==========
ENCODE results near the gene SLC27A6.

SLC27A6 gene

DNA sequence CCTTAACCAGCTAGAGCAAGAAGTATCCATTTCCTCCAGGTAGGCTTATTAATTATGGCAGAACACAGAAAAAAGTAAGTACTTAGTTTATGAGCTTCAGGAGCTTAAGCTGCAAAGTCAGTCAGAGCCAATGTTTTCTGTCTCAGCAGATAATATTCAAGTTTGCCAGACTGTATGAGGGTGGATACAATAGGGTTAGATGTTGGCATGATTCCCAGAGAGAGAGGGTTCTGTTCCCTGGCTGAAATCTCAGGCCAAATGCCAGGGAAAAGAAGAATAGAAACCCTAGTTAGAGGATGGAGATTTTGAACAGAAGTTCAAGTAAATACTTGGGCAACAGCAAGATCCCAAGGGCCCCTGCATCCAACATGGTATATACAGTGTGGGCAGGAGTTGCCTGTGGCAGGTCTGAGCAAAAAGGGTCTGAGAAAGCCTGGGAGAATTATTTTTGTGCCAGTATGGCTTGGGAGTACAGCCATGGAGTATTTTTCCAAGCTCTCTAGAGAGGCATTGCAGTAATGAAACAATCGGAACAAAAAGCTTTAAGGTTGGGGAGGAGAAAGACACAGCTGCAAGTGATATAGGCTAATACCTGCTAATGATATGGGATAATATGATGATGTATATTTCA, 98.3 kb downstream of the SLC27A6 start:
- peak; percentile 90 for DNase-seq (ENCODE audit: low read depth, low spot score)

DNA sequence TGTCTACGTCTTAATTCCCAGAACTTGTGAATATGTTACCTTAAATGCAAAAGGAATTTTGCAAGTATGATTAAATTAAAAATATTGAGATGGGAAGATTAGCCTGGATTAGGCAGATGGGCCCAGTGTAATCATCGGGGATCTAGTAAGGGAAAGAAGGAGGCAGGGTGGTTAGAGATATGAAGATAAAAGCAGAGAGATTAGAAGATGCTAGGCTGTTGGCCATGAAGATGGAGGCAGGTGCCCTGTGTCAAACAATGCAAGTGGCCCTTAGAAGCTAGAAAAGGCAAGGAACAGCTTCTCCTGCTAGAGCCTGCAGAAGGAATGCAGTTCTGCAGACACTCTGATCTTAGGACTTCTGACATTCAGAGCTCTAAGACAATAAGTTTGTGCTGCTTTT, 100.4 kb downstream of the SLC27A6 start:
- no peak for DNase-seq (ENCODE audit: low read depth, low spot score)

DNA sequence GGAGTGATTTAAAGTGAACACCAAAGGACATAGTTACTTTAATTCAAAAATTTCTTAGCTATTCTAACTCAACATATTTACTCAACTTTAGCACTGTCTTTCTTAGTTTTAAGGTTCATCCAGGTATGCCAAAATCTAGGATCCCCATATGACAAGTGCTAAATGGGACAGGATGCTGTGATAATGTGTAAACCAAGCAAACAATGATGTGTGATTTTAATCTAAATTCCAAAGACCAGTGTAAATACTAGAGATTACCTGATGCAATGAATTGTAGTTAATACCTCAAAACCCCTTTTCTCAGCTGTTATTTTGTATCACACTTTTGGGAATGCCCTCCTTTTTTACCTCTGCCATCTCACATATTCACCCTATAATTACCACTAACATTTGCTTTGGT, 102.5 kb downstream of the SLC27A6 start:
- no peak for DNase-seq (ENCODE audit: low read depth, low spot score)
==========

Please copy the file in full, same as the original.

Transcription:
ENCODE results near the gene SLC27A6.

SLC27A6 gene

DNA sequence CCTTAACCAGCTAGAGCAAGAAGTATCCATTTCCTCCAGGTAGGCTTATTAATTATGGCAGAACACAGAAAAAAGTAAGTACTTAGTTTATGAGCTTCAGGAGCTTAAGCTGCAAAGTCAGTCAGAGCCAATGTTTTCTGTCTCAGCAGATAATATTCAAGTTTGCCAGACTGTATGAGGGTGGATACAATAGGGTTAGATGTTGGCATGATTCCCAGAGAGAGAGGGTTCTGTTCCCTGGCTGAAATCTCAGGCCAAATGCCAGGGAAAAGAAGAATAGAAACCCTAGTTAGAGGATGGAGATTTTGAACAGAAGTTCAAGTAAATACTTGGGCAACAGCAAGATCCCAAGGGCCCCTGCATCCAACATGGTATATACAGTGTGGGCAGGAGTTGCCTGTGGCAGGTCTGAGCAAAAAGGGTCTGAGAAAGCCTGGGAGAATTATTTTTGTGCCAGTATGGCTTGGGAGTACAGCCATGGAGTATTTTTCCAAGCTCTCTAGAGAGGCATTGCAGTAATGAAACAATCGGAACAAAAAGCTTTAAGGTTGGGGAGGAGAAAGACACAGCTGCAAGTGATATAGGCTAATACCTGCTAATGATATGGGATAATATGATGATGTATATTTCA, 98.3 kb downstream of the SLC27A6 start:
- peak; percentile 90 for DNase-seq (ENCODE audit: low read depth, low spot score)

DNA sequence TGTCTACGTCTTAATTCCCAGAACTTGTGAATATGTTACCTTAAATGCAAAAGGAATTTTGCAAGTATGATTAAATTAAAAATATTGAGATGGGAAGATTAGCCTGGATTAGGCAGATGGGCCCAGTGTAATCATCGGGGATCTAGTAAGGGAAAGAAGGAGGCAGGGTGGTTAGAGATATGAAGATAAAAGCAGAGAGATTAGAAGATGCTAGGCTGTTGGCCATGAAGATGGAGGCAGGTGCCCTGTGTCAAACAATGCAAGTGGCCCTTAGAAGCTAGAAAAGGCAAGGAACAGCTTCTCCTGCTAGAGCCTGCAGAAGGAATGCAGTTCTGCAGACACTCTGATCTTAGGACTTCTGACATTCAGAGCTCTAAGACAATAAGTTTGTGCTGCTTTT, 100.4 kb downstream of the SLC27A6 start:
- no peak for DNase-seq (ENCODE audit: low read depth, low spot score)

DNA sequence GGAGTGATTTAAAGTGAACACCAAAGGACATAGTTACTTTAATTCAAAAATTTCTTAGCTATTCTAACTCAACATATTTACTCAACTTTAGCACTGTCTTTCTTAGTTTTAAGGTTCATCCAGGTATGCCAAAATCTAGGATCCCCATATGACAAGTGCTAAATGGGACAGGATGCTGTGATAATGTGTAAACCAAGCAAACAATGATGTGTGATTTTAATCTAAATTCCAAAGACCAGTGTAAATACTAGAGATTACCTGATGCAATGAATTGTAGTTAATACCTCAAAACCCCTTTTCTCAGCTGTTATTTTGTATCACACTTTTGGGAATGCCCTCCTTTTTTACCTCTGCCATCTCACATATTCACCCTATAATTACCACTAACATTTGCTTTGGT, 102.5 kb downstream of the SLC27A6 start:
- no peak for DNase-seq (ENCODE audit: low read depth, low spot score)